It also conflicted with Iowa's plans for its first-in-the-nation caucus. Iowa had already announced their caucus date, but Gardner's date would ruin the traditional 8-day span in between the Iowa and New Hampshire contests. Iowa would be forced to move their date back, which put them right in the middle of an annual pork convention.

"Holy buckets, it was interesting," Rob Tully recalled in a recent phone interview. He was the head of the Iowa Democratic party at the time. "Basically it came down to this. I'm just going to cut to the chase. 'This is bulls***. We're New Hampshire. And God damn it, you should move.'"

In essence, Iowa party leaders were faced with a logistical nightmare — they'd have to redo all their plans for the caucus and holding it near this pork convention would be an additional headache.

"People come from all over the world to this convention here in Iowa. This isn't like you know hey we're having a stand and we're going to have some barbecue pork ribs out at the fairgrounds. I mean this thing is huge," Tully said.

But Gardner wasn't budging, and Iowa wasn't either.

Campaigns and reporters weren't sure when or where to book hotels. Iowa party leaders flew to New Hampshire to try and negotiate in person (more about this meeting, and other stories from primary history, in episode 1 of the Stranglehold podcast). The meeting was apparently so tense that the Iowa secretary of state had to be physically restrained from starting a fist fight.

But Secretary Gardner wouldn't budge. And in the end Iowa was forced to move their caucus.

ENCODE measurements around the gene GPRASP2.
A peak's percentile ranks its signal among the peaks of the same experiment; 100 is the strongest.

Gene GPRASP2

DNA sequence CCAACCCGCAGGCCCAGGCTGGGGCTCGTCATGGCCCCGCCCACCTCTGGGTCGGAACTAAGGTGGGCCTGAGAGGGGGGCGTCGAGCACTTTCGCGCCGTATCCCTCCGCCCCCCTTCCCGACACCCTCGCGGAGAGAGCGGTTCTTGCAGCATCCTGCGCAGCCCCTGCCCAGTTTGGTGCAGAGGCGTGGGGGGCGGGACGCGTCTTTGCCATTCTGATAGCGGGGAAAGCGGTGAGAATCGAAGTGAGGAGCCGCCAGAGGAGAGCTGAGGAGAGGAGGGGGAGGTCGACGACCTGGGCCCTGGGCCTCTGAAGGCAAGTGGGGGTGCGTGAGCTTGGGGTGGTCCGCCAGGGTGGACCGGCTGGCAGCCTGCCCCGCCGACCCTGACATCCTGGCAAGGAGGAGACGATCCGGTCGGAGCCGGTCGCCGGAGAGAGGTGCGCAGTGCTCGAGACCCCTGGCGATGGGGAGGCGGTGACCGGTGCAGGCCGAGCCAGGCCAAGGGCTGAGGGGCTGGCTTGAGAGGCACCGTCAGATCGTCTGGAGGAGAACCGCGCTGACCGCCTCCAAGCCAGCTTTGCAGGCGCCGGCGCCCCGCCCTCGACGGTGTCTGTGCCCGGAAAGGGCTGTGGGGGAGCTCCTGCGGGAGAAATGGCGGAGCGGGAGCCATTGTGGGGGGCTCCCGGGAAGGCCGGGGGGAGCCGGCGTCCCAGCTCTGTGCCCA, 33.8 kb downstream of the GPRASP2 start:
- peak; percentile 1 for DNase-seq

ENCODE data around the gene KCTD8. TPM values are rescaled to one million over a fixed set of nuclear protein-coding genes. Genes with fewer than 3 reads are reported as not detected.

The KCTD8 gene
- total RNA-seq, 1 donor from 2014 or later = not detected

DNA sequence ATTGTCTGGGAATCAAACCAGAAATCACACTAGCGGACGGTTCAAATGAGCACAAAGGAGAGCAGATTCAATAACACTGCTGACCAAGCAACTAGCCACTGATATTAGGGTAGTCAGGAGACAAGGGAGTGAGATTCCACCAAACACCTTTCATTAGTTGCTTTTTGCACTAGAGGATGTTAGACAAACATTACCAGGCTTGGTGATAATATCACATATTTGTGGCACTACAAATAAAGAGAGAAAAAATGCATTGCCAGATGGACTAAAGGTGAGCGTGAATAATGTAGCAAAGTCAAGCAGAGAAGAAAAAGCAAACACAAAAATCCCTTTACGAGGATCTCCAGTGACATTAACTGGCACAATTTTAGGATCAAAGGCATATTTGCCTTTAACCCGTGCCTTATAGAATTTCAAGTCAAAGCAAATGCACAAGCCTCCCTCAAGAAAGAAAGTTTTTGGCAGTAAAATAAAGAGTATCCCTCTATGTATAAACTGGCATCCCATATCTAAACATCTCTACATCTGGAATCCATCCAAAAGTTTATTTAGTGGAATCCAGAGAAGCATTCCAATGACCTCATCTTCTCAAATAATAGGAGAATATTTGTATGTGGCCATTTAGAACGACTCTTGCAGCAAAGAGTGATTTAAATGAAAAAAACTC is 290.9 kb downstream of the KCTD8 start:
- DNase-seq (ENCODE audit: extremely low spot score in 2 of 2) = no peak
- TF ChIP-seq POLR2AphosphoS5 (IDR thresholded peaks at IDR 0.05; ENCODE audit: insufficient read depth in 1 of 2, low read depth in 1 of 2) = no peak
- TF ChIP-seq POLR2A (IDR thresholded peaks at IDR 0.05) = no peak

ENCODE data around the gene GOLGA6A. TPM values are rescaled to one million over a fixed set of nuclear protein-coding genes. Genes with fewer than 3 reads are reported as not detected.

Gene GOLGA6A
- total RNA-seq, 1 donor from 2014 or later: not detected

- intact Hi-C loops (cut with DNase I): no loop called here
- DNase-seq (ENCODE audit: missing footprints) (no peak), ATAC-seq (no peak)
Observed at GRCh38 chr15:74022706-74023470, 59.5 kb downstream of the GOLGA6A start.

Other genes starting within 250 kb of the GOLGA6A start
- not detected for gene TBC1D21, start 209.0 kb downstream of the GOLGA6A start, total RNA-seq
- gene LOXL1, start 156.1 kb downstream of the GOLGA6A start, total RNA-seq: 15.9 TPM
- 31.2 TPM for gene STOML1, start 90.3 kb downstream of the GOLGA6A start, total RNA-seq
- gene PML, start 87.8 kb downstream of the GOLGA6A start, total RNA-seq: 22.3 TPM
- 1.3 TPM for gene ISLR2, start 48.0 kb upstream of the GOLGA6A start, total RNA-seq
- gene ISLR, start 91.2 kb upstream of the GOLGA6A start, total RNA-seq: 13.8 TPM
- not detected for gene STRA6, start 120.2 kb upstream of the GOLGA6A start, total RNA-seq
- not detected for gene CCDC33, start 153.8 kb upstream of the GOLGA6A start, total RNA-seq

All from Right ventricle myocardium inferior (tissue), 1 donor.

"There was a lot of pressure on Bill, and he didn't, he really didn't even blink," said Steve Duprey, then head of the New Hampshire GOP. "Some will say he's a curmudgeon, he's inflexible. He was doing what he thought was right to defend the supremacy of the primary."

Existential threats

These are the kinds of stories that have built the legend of New Hampshire as this small but powerful state that's gripping tightly to its privileged spot.

That level of drama is not expected to accompany this year's announcement, but New Hampshire continues to face threats, only these days they're more existential. And sometimes its candidates picking the fight.

Former Housing and Urban Development Secretary Julian Castro has been openly criticizing both New Hampshire and Iowa for its lack of diversity.

"Demographically, it's not reflective of the United States as a whole, certainly not reflective of the democratic party, and I believe other states should have their chance," Castro said on MSNBC.

New Hampshire and Iowa have long faced criticism, often from Democrats, about the demographics of their populations, but 2020 marks the first time candidates are making the case while actively seeking the White House.

Another perceived threat: the Democratic National Committee's high thresholds for making the national debate stage. Some in New Hampshire worry that this process is becoming more nationalized, which takes away some of the first primary state's power to impact the race.

Some candidates, including New York City Mayor Bill DeBlasio and Massachusetts Congressman Seth Moulton, have even cited those thresholds as reasons for dropping out before testing their candidacy in Iowa and New Hampshire.

It remains to be seen if these things will lead to actual change in the 2024 election calendar, but if past is any indication, New Hampshire would likely fight back.